Author Archives: Ranger Kim
Ravens are one of the most commonly seen animals at Dead Horse Point State Park. They are incredibly smart and good at finding food, and can usually be found near people. I remember sitting at Delicate Arch one evening eating a pop tart and watching a raven hop closer and closer, hoping I would drop something for it to snatch up.
They love campgrounds! Campers who fail to put away their food before leaving for the day often come back to find it gone–one camper even reported that a raven had stolen a steak off their grill one evening. They went inside their RV to grab something and came back to an empty grill. No wonder they have a reputation for being mischievous tricksters! They have been known to break into styrofoam coolers and pop-up trailers by ripping through the mesh. To avoid a mess and “stolen” food, use hard coolers and make sure all food is stored in a safe place.
As the morning sun heats the cliffs below the park, air currents, called thermals, begin to rise. Ravens soar up and down,… Read the rest
Any guesses how it got its name?
Deep potholes can hold rainwater for more than a month! These are an important water source for mule deer, desert bighorn sheep and many other animals.
Aquatic animals and insects even take advantage of this water source, including a couple species of amphibian (spadefoot toad and red-spotted toad), fairy shrimp, clam shrimp, tadpole shrimp and a variety of aquatic insects. When potholes are dry they don’t look like much, but once it rains, eggs start hatching! Animals that have dried up, laying in wait, rehydrate and continue their lives. Some insect larvae can lose up to 80% of the water in their bodies!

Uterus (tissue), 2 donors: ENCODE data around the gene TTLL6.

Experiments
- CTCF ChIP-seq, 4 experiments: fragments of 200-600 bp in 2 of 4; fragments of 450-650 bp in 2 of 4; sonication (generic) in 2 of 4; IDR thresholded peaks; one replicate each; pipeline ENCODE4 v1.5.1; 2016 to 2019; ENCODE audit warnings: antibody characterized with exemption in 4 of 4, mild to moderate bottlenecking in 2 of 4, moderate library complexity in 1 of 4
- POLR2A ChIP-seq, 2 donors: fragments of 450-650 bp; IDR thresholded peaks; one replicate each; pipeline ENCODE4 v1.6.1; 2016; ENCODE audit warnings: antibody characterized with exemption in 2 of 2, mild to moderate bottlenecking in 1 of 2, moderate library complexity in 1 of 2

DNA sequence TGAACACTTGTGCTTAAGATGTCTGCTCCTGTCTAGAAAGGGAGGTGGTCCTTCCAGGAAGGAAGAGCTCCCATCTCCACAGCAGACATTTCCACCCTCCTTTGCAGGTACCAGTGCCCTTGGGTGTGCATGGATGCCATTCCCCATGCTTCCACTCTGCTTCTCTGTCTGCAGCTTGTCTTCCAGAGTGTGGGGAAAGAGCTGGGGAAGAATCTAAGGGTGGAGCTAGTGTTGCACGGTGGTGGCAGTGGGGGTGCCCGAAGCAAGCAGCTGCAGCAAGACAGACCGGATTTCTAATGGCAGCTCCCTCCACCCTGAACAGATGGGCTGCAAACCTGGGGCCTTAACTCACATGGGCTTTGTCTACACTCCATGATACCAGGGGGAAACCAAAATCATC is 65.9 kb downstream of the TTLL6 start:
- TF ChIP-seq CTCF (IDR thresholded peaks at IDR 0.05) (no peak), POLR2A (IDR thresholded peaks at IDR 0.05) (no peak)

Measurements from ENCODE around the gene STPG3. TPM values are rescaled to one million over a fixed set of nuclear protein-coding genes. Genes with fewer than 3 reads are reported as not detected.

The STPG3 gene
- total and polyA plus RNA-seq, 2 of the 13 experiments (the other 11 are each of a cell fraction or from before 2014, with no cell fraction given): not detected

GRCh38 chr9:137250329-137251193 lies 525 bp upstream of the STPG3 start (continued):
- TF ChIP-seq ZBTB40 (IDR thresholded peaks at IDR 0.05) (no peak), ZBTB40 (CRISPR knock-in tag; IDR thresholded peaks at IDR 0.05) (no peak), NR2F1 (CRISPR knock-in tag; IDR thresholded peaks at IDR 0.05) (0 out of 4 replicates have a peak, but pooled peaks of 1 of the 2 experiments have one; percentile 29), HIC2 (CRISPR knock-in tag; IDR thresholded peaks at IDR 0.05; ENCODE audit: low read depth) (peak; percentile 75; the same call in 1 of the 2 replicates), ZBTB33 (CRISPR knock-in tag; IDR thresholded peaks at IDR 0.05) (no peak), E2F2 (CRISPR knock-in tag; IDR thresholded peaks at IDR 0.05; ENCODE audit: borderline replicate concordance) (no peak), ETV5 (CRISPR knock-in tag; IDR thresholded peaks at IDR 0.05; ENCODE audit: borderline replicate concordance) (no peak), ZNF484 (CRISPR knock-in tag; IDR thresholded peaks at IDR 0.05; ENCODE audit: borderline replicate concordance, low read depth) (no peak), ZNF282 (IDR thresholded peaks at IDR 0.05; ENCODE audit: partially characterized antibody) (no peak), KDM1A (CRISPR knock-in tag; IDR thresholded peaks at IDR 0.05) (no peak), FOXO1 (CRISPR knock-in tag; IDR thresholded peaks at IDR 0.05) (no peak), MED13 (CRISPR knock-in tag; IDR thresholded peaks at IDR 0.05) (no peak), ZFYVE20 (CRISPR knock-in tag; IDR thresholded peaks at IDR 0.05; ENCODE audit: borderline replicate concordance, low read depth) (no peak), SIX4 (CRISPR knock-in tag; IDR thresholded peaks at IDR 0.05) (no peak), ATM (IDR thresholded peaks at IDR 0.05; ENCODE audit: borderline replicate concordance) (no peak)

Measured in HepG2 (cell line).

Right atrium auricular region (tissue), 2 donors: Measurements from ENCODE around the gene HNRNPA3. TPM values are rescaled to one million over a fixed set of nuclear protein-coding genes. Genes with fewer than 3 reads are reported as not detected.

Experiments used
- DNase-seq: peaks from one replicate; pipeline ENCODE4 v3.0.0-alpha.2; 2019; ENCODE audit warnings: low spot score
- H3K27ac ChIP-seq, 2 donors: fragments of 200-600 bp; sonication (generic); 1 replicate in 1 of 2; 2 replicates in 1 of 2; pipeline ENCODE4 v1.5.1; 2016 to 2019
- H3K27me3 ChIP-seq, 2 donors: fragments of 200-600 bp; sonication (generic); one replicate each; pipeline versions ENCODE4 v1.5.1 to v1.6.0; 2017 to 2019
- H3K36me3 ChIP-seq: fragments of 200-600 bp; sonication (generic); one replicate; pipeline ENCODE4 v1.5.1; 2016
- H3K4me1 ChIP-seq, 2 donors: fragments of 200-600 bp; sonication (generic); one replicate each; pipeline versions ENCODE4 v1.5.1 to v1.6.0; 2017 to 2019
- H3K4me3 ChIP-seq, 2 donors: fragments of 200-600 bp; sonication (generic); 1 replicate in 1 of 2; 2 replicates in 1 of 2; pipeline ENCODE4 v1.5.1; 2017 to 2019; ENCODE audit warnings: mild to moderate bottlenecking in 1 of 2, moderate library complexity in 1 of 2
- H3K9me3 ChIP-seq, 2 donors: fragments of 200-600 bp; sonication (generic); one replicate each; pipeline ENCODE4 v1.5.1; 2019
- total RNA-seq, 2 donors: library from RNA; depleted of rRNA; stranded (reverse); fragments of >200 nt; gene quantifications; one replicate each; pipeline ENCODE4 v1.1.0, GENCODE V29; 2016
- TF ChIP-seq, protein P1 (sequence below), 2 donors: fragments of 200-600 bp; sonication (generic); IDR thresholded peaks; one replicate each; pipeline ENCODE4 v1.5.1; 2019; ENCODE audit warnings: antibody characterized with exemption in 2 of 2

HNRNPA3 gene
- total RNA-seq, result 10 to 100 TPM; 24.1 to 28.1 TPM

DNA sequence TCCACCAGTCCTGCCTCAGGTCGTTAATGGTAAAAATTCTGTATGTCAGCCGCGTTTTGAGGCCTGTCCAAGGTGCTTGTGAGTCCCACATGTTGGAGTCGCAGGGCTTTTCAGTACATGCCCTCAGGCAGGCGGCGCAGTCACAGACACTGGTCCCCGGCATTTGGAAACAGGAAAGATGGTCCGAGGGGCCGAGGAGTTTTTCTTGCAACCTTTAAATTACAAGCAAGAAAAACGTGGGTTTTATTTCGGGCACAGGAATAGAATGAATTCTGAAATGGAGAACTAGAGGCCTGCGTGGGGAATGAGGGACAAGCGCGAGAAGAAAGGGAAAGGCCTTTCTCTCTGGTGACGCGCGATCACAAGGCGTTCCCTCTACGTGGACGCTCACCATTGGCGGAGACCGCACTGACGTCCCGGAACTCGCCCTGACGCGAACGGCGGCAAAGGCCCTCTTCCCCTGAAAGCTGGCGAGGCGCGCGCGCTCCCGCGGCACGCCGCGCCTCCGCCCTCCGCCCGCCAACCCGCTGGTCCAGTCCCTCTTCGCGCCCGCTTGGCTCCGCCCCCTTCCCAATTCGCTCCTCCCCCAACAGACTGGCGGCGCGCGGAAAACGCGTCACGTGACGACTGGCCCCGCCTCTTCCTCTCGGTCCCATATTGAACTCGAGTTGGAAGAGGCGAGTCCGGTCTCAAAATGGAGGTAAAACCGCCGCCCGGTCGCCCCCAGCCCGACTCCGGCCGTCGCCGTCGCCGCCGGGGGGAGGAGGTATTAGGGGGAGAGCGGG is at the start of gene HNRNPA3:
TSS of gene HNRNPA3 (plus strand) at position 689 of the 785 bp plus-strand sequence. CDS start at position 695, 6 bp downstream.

It’s fun to see and hear amphibians… Read the rest
On a dark, clear night, over 2,000 stars are visible in the sky. The area in and near Dead Horse Point State Park has some of the darkest skies found in the United States. Rangers at Dead Horse Point take advantage of these dark nights, providing various astronomy programs and full moon hikes throughout the summer and fall. The full moon doesn’t provide for dark skies, but it does offer great nighttime views of the canyons below the park.
Astronomy programs cover a variety of themes and, weather and temperature permitting, include viewing stars and planets through a telescope. One program focuses on astronomical events and features (including visible planets) while another focuses on how the night sky as connected us as humans for thousands of years. These dark skies are an important resource and need to be protected. Learn how to protect our dark skies and nocturnal animals by attending these programs!
Full moon hikes are offered once a month and cover topics including lunar features and nocturnal animals. The moon is over 238,000 miles from the earth and still plays a large part in our lives. Nocturnal and crepuscular animals living in the park include coyote, kit fox,… Read the rest
It steals your hat, makes electricity and can tear down buildings. What is it? Wind, of course! ….and we’ve been getting a lot of it in Utah recently. I was curious about where it comes from so I looked up some information and decided to share it here!